Using GPS Collars in Namibia
A Chester Zoo supported project achieved two great successes last month, collaring both a Leopard and a Brown Hyena.
Researchers at the N/a ‘an ku sé Carnivore Conflict Project in Namibia fitted the two animals with Chester Zoo GPS satellite collars - using two of our four collars in just one week!
GPS collaring of 'problem’'animals is widely recognised as a conflict management tool and we have supported this work now for three years.
The research team consisting of Dr Rudie van Vuuren, Marlice van Vuuren and Florian Weise were firstly called to help capture a young male Leopard thought to have killed a calf on a local farm. The Leopard had been living on the cattle ranch for the past year, but this was the first time the animal had targeted cattle.
In the past this Leopard may have been killed by the ranch owners. Due to the work of N/a ‘an ku sé, cattle farmers are becoming more tolerant to the relocation of predators.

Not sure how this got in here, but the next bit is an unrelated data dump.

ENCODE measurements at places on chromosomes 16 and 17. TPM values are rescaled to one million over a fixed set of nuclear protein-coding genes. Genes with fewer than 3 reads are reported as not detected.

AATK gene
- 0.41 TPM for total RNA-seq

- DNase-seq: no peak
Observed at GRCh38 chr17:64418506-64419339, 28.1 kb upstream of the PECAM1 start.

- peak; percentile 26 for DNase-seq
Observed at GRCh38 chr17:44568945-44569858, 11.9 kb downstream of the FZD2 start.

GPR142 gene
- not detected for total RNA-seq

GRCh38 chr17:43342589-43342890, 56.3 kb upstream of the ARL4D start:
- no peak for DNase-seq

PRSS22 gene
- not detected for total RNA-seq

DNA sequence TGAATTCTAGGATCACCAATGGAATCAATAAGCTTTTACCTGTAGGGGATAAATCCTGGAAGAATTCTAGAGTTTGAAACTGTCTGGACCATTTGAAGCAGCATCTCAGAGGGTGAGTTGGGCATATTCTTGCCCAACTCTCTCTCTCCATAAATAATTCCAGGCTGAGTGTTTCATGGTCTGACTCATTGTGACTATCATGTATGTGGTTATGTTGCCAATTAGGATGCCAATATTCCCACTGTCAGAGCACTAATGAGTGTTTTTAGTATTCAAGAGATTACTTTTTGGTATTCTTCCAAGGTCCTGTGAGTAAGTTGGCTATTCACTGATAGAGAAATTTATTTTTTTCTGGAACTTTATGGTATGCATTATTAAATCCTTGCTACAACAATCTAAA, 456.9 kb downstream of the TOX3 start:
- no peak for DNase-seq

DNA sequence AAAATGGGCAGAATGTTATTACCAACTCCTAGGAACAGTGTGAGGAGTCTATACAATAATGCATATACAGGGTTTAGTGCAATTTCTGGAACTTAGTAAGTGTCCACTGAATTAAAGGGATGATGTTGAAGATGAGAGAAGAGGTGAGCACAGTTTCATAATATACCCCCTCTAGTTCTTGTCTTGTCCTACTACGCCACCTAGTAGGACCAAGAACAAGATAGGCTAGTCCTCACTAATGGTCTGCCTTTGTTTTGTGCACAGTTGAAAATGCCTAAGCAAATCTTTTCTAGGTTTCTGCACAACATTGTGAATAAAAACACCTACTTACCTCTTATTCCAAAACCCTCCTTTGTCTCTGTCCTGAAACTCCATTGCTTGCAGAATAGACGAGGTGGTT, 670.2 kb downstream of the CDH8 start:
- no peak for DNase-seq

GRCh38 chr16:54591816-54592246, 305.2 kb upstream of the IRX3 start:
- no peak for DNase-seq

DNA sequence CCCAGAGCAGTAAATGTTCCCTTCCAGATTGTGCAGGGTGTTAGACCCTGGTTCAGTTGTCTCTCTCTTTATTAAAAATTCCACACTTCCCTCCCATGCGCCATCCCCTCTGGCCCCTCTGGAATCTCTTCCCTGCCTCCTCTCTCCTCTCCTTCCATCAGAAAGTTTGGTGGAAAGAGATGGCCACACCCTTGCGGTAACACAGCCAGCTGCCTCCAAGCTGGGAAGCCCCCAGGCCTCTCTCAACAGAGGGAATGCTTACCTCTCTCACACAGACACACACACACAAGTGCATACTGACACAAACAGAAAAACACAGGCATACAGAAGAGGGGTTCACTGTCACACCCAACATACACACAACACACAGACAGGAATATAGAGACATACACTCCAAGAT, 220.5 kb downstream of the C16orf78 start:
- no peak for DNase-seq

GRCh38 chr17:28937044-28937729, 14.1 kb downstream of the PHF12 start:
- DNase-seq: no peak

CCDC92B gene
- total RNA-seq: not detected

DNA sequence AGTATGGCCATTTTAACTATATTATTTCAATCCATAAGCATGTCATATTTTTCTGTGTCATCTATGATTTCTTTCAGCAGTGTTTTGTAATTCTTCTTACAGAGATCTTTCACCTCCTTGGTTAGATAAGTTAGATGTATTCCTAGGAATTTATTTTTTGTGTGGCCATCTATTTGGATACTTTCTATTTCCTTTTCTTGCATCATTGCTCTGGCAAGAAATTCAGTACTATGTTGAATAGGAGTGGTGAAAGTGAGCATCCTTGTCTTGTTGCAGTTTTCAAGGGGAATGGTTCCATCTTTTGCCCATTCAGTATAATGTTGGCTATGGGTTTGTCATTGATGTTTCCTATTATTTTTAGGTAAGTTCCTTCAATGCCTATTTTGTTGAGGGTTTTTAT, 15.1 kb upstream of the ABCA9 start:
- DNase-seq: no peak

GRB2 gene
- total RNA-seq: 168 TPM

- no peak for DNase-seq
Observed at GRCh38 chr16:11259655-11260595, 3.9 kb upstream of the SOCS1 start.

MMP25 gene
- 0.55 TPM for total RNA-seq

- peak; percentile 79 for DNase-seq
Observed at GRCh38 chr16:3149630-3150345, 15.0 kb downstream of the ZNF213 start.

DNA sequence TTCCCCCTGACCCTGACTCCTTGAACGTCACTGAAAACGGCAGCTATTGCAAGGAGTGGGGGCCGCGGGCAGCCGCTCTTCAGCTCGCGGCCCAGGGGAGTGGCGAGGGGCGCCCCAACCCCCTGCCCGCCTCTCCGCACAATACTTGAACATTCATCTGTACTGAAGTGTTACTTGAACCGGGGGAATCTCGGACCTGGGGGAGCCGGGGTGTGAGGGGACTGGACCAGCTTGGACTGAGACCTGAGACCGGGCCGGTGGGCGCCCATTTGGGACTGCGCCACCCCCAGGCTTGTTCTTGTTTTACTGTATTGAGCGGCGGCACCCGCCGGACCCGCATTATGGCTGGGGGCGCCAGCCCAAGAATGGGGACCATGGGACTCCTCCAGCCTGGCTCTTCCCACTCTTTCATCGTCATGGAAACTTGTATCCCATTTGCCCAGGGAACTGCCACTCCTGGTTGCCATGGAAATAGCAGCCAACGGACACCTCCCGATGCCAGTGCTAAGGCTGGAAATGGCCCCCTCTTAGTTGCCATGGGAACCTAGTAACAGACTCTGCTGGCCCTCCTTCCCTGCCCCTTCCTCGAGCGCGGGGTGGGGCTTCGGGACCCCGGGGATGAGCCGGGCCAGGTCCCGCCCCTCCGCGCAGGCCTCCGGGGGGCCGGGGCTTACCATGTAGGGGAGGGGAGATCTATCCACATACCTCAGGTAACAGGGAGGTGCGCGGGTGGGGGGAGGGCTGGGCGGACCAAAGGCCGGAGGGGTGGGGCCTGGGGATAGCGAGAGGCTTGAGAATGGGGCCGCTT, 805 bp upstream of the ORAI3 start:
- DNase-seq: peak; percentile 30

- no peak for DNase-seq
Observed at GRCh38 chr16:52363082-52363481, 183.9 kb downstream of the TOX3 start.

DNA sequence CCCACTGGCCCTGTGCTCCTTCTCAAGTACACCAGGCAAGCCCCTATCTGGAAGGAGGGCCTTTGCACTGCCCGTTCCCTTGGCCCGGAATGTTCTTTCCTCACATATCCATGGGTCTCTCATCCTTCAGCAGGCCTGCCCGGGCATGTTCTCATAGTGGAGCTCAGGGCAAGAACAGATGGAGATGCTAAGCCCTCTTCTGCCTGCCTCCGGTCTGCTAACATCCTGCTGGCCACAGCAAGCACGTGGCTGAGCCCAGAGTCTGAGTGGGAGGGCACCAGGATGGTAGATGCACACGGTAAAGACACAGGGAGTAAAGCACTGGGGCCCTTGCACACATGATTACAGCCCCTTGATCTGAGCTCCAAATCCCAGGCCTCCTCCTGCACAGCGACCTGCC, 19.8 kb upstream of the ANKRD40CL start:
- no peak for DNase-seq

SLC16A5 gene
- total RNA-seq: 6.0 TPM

The Leopard was immobilised by a vet and once a collar had been fitted, was given a full health check and relocated to Neuhof Nature Reserve.
All images © N/a ‘an ku sé
The Leopard has since been hunting natural prey, in this case a subadult Mountain Zebra the day after its release, and remains in the close vicinity of the release site.
Following this release another report came in from a farmer who had a problematic Brown Hyena on his land. His cattle had severe bite wounds on their legs, consistent with injuries caused by hyena attack.
The farmer involved agreed that the hyena could be released immediately once a GPS collar had been attached using the same techniques as with the Leopard. For the past two weeks since its release, the hyena has been roaming but has started to settle down now and is using an area of 65km2.
Both affected farmers also agreed to test the effectiveness of guard donkeys on their properties in an attempt to prevent further cattle predation by large carnivores. Read more about guard donkeys here.
These releases are a great success for the N/a ‘an ku sé Carnivore Conflict Project and both the Leopard and Brown Hyena will continue to be monitored closely over the next few months.